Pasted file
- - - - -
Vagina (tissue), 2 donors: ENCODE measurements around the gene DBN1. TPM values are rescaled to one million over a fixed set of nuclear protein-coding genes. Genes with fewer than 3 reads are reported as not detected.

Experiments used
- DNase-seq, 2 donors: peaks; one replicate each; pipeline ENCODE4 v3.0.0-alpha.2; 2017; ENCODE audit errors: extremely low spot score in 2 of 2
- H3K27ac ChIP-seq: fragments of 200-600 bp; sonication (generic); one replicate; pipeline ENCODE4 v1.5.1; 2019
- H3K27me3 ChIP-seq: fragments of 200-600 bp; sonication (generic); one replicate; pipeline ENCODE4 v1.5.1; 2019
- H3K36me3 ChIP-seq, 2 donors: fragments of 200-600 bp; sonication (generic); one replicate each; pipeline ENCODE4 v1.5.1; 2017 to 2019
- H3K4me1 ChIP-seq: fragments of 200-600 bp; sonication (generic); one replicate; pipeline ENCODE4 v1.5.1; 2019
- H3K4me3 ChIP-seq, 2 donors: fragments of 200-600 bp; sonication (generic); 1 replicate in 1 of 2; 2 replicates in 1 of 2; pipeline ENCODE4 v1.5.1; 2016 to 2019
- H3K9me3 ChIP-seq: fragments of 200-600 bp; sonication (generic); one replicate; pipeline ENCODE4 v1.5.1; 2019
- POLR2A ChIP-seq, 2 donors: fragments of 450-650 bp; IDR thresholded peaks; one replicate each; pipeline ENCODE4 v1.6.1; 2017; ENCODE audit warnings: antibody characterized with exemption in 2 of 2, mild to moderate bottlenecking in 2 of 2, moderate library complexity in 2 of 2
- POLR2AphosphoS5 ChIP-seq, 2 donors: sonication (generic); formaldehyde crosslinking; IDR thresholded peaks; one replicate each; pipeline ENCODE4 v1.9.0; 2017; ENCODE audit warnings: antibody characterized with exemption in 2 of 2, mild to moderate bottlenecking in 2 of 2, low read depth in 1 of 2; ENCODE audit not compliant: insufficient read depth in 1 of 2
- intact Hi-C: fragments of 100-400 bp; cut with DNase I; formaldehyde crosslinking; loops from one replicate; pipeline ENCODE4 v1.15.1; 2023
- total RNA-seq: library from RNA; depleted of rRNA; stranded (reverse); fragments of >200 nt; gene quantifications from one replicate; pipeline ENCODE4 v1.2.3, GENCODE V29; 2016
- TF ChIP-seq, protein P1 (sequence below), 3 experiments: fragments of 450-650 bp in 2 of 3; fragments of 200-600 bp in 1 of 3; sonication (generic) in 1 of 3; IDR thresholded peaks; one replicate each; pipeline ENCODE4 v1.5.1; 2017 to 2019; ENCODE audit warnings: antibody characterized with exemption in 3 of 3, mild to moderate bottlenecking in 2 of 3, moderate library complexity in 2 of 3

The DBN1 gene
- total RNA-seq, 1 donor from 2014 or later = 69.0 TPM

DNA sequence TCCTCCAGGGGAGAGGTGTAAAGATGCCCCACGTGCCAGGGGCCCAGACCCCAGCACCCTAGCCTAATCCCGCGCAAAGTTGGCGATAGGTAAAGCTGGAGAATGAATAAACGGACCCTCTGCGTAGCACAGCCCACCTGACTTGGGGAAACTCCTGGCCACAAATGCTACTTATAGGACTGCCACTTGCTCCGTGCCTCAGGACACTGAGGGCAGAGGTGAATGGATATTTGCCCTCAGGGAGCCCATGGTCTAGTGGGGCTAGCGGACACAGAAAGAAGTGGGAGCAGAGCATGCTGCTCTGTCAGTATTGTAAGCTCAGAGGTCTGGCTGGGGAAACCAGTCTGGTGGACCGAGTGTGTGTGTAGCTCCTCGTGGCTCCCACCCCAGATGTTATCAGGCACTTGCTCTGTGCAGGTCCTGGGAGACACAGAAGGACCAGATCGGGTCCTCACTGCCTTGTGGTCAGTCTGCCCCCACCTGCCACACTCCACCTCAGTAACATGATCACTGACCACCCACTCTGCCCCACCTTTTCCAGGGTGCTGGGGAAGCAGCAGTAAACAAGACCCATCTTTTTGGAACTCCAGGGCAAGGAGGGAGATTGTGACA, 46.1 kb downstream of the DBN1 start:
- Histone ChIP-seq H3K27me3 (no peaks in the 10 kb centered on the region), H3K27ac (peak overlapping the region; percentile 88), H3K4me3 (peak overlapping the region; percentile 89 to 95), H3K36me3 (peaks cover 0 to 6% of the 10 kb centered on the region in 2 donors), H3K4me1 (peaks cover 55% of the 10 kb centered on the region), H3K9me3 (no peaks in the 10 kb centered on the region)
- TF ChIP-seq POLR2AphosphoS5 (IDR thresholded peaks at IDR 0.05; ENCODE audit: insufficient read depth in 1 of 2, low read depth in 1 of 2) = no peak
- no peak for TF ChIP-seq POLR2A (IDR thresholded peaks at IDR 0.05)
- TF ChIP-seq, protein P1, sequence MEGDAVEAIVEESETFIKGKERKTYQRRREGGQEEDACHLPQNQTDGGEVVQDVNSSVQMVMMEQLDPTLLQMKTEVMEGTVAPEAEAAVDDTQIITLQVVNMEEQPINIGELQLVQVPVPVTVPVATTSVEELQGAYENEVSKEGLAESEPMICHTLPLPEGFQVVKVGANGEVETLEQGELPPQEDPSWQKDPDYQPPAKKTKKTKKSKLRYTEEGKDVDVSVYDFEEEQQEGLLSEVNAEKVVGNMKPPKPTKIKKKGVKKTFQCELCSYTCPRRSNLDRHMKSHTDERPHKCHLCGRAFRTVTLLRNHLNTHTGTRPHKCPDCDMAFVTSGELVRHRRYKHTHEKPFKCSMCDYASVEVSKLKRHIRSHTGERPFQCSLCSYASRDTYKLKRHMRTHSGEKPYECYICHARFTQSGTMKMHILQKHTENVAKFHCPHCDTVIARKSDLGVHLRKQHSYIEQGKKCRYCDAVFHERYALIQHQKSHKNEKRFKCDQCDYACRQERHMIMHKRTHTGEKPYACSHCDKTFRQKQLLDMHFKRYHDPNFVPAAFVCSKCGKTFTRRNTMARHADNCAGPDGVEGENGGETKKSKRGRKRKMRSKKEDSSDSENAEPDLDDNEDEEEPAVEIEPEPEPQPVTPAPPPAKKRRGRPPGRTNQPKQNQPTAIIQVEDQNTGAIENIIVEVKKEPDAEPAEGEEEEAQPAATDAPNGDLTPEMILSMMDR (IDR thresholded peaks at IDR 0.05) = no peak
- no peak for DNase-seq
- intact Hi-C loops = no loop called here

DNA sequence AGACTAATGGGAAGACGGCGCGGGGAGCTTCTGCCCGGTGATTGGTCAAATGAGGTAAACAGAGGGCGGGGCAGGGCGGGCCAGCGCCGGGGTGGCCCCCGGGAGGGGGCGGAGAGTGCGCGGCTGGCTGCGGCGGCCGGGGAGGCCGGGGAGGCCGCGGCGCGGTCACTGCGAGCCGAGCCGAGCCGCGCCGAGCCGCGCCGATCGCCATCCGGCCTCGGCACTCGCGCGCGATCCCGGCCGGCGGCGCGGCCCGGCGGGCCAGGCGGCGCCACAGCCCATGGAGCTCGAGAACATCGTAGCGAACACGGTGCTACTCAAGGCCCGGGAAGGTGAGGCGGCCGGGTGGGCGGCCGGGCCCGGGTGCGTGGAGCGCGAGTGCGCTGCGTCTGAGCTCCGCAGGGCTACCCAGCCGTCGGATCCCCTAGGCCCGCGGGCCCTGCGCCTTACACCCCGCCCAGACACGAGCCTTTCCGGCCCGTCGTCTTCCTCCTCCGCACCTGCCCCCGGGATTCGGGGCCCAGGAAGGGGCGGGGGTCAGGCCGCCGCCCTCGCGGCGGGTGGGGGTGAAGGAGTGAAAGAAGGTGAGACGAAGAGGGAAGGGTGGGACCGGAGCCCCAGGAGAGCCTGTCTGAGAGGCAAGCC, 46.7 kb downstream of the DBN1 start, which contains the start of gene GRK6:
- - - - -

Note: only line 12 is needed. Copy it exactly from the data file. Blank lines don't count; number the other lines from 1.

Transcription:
- intact Hi-C: fragments of 100-400 bp; cut with DNase I; formaldehyde crosslinking; loops from one replicate; pipeline ENCODE4 v1.15.1; 2023